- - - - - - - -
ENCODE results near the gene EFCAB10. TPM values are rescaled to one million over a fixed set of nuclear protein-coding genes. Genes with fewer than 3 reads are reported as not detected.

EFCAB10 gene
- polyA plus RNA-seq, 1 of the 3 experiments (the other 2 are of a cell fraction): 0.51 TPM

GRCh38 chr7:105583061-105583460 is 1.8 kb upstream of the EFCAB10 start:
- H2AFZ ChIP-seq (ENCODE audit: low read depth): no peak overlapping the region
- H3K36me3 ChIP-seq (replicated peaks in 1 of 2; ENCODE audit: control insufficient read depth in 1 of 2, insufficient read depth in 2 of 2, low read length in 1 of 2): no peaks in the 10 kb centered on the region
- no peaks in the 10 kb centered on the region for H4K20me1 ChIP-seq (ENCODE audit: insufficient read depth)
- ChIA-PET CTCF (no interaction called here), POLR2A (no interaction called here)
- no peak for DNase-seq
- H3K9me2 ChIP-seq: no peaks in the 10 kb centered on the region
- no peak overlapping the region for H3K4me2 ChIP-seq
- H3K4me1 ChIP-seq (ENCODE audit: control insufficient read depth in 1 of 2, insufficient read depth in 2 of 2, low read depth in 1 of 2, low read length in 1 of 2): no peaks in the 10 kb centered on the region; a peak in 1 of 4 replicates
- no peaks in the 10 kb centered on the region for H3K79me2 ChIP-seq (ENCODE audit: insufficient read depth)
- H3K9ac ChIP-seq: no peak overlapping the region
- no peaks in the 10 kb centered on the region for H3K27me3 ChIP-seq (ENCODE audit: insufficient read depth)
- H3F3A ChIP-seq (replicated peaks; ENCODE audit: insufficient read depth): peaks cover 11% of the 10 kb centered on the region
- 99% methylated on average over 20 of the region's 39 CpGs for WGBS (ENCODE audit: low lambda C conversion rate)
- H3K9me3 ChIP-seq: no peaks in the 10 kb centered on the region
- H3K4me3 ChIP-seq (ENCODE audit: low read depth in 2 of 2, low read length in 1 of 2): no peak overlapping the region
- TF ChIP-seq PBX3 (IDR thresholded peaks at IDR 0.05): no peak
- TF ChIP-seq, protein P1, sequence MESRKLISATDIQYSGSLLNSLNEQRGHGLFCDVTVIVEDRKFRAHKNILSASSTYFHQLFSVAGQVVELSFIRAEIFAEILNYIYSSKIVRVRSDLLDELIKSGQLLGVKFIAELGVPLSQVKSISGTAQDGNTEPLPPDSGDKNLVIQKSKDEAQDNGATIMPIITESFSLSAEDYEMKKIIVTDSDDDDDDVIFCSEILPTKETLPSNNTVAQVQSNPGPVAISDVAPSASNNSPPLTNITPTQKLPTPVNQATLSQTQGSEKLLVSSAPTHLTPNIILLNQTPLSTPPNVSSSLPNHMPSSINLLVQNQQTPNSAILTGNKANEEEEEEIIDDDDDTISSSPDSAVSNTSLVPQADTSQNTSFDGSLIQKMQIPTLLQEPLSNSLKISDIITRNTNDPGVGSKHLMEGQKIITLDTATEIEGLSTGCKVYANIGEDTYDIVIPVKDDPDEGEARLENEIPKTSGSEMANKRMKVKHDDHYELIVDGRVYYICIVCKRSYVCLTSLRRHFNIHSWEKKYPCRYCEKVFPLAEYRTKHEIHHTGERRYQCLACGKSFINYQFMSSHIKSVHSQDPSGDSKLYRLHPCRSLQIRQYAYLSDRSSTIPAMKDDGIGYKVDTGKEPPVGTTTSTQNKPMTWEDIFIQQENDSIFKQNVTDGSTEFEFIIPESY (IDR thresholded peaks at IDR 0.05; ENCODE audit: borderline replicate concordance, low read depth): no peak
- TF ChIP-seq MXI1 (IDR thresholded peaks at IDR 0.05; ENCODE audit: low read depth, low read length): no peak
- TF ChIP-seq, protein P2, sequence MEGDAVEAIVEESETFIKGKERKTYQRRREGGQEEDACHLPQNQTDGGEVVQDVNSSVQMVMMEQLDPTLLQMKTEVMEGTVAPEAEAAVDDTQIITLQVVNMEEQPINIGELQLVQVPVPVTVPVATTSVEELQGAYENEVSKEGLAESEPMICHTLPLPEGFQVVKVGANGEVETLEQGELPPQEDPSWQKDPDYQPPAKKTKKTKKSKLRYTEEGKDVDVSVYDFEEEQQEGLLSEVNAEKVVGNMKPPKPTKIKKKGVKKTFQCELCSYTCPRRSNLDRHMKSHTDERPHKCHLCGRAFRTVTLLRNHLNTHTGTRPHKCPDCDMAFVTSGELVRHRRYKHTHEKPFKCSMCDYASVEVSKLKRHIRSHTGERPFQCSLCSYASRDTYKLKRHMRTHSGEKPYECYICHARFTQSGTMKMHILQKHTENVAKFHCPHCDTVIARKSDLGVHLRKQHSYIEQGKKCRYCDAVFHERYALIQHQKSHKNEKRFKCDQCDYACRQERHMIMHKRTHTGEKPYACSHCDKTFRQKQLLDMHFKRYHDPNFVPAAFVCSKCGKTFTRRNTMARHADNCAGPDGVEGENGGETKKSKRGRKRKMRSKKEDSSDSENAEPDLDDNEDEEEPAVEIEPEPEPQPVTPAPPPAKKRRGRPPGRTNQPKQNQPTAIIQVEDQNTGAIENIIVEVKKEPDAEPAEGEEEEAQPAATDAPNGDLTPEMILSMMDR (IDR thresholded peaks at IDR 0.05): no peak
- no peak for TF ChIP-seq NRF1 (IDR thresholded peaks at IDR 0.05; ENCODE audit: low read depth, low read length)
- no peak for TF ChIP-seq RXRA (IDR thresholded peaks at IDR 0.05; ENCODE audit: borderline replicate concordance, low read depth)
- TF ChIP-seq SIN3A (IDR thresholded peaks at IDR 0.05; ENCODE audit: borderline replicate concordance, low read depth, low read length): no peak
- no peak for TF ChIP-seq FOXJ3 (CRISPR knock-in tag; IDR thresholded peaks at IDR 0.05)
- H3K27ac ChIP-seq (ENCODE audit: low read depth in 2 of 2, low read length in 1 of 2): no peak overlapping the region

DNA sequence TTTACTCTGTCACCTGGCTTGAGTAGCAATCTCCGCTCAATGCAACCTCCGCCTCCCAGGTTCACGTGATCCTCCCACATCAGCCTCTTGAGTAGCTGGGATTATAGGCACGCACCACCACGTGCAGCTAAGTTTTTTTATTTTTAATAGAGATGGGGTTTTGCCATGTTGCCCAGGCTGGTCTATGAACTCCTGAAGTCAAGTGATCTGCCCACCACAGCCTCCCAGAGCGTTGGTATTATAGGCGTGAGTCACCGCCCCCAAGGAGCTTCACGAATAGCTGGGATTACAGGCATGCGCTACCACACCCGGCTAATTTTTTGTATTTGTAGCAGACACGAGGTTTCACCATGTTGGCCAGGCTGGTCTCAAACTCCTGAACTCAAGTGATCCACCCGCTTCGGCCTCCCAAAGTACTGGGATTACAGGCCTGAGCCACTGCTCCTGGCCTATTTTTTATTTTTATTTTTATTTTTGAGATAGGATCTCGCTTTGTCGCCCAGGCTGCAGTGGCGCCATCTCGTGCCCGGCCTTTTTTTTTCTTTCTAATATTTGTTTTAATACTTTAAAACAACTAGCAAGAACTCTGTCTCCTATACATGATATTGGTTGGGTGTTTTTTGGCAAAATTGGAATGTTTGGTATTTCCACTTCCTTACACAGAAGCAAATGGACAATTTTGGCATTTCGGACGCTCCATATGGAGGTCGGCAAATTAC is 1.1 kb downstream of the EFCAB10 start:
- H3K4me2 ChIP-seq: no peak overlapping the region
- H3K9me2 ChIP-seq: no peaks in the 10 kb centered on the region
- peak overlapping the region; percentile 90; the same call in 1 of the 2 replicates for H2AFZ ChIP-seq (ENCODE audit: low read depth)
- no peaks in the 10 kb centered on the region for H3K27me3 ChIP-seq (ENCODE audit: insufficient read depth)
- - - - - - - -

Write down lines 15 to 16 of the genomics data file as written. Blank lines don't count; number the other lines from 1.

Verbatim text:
- no peaks in the 10 kb centered on the region for H3K27me3 ChIP-seq (ENCODE audit: insufficient read depth)
- H3F3A ChIP-seq (replicated peaks; ENCODE audit: insufficient read depth): peaks cover 11% of the 10 kb centered on the region